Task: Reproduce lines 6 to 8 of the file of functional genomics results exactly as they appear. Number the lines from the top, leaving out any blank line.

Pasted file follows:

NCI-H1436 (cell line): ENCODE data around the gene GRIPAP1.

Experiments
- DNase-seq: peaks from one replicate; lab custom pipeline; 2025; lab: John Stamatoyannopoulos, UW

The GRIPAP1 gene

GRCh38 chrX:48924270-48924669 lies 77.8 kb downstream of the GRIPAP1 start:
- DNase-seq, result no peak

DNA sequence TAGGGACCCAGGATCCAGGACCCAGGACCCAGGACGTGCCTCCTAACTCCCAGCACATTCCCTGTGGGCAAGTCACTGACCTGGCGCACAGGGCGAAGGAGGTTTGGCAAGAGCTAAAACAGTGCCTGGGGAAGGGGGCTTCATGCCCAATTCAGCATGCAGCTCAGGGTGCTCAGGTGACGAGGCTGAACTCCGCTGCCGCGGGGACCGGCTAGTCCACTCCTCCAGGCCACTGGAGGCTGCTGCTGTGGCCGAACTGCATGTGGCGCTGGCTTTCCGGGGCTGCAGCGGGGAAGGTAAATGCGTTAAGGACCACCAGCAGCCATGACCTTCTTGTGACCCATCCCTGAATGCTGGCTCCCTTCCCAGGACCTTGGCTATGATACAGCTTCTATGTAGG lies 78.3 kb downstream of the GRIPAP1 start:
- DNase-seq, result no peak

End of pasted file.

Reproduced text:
- DNase-seq, result no peak

DNA sequence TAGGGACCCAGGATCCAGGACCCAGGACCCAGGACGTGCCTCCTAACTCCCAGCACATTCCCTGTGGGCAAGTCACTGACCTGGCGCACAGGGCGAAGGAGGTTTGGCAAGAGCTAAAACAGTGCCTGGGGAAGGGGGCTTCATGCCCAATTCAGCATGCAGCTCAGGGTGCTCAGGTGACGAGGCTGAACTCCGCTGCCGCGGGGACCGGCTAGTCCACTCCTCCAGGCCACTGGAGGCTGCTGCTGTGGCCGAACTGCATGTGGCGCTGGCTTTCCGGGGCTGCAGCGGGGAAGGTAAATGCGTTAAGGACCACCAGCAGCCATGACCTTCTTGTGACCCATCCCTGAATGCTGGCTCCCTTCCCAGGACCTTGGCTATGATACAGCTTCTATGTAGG lies 78.3 kb downstream of the GRIPAP1 start:
- DNase-seq, result no peak